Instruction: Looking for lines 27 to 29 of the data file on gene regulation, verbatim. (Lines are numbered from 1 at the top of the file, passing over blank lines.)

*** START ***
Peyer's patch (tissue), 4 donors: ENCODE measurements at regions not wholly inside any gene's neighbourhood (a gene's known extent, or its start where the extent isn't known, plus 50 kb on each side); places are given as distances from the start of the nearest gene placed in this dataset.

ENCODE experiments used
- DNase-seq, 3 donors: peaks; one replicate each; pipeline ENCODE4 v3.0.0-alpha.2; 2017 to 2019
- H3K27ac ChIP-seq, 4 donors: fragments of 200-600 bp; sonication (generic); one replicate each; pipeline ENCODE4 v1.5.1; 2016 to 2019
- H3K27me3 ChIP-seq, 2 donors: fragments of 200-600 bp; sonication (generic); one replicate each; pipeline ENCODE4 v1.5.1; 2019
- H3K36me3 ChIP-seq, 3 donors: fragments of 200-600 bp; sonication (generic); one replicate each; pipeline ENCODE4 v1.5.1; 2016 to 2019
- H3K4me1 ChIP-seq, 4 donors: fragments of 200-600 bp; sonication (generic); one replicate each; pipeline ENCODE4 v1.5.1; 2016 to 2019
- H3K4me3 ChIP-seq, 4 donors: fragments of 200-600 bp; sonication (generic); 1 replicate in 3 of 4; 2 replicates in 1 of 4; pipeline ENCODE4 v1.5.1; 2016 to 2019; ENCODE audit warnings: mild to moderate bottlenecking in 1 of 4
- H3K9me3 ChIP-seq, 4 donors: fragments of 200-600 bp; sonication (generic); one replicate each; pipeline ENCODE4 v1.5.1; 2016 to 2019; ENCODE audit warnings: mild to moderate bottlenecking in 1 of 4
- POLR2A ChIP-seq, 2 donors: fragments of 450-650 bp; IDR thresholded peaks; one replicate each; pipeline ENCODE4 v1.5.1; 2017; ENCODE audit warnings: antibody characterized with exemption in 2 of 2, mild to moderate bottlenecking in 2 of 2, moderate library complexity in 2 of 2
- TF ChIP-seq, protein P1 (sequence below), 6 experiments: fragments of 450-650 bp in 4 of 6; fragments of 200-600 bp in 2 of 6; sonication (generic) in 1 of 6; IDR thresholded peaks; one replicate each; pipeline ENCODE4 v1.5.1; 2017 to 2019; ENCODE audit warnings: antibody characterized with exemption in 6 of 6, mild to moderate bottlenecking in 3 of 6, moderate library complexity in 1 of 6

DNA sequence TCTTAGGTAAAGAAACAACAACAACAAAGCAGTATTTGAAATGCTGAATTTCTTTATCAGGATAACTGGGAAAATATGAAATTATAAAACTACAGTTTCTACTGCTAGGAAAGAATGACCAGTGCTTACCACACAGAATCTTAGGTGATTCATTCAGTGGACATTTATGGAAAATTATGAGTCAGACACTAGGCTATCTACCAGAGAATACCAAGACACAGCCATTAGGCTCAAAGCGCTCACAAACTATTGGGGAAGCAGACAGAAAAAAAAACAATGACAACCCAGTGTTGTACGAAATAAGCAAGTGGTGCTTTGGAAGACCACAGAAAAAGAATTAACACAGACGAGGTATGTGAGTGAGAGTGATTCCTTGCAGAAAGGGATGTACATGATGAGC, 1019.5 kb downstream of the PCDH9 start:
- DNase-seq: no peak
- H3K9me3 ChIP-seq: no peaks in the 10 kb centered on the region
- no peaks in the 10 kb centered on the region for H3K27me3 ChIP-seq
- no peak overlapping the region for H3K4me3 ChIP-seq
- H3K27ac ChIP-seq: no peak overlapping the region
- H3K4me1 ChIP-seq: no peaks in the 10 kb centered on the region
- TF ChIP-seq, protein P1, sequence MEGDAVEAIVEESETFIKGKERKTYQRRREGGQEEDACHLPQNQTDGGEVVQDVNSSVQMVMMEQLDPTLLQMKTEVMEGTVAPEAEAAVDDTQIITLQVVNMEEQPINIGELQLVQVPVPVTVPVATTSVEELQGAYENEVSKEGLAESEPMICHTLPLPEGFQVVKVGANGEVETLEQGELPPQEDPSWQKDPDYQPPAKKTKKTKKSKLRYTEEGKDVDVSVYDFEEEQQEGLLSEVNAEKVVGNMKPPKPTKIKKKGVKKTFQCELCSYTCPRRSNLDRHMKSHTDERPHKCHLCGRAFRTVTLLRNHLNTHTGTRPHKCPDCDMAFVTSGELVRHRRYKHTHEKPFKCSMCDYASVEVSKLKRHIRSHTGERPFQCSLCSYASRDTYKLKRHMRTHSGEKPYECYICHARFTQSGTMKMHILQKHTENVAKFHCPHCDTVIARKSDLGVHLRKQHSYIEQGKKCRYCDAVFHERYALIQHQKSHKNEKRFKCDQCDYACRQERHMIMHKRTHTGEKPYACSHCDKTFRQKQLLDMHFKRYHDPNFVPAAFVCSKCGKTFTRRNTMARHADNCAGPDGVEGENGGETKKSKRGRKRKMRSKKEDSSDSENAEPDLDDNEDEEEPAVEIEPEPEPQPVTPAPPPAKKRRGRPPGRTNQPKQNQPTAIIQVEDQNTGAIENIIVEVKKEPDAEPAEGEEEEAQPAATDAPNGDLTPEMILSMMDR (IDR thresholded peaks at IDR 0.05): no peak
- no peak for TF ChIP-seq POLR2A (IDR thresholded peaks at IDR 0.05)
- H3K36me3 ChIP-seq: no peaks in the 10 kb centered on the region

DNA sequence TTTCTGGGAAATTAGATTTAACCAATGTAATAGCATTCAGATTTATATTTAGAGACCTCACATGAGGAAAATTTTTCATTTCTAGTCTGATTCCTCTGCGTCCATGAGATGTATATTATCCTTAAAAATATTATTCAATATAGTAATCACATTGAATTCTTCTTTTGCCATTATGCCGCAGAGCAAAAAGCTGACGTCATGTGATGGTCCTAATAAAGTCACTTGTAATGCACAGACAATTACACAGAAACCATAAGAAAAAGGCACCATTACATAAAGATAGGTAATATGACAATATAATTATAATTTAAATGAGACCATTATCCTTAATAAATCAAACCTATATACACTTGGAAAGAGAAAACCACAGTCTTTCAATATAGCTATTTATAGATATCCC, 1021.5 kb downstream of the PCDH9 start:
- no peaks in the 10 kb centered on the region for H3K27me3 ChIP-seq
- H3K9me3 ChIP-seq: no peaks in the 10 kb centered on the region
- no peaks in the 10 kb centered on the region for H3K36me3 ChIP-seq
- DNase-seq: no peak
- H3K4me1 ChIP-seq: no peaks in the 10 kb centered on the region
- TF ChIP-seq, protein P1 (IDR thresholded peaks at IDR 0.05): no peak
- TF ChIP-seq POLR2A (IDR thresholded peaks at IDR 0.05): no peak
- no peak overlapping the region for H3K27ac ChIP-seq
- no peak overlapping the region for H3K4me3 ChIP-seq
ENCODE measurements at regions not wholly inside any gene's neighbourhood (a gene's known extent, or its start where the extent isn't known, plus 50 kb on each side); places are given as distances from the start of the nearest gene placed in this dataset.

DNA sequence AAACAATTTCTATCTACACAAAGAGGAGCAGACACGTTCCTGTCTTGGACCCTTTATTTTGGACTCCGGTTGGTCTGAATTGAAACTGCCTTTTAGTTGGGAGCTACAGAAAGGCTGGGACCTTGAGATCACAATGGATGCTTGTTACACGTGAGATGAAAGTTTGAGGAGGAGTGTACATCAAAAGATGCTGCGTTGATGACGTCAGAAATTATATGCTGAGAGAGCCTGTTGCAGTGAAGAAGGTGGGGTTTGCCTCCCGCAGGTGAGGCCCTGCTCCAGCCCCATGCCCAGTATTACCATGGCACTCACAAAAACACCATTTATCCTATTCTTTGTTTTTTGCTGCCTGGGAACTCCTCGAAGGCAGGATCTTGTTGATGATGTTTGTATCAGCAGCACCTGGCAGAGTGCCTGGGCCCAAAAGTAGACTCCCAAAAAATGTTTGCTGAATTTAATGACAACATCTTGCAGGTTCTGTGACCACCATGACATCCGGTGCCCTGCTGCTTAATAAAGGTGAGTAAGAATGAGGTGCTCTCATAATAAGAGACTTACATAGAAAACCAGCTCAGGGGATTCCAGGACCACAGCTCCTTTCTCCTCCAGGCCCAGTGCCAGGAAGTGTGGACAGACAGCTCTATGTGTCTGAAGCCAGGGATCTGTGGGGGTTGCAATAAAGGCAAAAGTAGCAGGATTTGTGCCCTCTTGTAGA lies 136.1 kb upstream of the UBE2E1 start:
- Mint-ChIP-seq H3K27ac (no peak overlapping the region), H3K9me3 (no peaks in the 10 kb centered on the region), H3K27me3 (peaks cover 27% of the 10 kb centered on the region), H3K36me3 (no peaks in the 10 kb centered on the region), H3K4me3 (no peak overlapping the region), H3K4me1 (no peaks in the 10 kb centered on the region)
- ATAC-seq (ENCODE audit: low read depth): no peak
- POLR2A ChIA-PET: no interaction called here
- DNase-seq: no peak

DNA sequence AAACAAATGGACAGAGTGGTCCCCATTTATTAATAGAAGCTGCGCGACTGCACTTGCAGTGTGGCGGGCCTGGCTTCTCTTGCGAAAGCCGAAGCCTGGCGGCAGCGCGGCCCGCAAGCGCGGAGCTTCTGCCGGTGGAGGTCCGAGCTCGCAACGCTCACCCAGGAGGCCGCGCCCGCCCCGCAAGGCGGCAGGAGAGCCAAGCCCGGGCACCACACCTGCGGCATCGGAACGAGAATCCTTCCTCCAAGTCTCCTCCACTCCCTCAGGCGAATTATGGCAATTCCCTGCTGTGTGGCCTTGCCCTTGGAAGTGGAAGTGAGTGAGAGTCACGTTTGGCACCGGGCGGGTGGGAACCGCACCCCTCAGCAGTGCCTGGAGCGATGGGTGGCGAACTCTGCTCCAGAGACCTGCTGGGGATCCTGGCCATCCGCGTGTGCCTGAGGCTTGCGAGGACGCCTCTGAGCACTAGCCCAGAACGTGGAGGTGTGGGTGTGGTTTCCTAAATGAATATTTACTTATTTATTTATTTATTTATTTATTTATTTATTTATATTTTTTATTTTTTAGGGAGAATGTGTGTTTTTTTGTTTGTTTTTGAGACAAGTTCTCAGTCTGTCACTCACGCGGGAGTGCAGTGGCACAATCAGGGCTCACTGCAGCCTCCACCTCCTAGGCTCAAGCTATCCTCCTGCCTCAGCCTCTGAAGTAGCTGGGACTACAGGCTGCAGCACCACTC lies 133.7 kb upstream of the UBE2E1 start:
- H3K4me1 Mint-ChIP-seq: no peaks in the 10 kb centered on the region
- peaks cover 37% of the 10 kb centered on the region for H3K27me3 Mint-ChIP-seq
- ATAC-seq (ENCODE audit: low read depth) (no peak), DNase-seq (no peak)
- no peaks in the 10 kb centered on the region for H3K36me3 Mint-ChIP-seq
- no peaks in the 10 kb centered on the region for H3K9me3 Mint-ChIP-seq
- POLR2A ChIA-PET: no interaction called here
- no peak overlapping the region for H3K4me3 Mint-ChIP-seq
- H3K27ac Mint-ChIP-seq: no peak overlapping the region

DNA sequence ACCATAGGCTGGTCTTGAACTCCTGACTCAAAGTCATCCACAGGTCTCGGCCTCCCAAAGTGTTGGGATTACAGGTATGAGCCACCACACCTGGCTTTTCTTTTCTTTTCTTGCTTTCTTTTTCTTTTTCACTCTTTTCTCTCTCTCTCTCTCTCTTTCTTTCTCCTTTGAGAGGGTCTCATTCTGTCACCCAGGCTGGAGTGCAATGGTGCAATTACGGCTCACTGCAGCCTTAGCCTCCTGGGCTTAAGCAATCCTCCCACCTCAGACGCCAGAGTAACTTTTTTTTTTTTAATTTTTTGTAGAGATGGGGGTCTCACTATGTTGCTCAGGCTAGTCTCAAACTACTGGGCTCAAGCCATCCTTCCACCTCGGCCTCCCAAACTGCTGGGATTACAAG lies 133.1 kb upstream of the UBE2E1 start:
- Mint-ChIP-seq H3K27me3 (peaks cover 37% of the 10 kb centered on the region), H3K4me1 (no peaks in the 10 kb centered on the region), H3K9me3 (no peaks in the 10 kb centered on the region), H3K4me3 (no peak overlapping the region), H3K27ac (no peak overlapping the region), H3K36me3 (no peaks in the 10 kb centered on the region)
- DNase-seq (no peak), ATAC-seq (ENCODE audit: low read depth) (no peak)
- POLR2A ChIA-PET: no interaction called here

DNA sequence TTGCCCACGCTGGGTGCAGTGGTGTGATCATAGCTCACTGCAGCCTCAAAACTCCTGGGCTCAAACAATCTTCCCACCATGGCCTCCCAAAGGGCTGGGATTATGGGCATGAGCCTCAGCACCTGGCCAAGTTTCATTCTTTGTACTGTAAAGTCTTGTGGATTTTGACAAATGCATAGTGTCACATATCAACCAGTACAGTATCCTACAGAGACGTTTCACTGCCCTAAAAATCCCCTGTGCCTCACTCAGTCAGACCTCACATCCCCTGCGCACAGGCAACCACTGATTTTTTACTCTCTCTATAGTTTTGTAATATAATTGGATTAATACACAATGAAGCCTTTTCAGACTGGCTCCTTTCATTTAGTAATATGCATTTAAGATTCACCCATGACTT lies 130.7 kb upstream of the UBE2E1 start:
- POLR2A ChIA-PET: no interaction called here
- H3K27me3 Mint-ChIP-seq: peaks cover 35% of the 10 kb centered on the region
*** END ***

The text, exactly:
- H3K4me1 ChIP-seq: no peaks in the 10 kb centered on the region
- TF ChIP-seq, protein P1 (IDR thresholded peaks at IDR 0.05): no peak
- TF ChIP-seq POLR2A (IDR thresholded peaks at IDR 0.05): no peak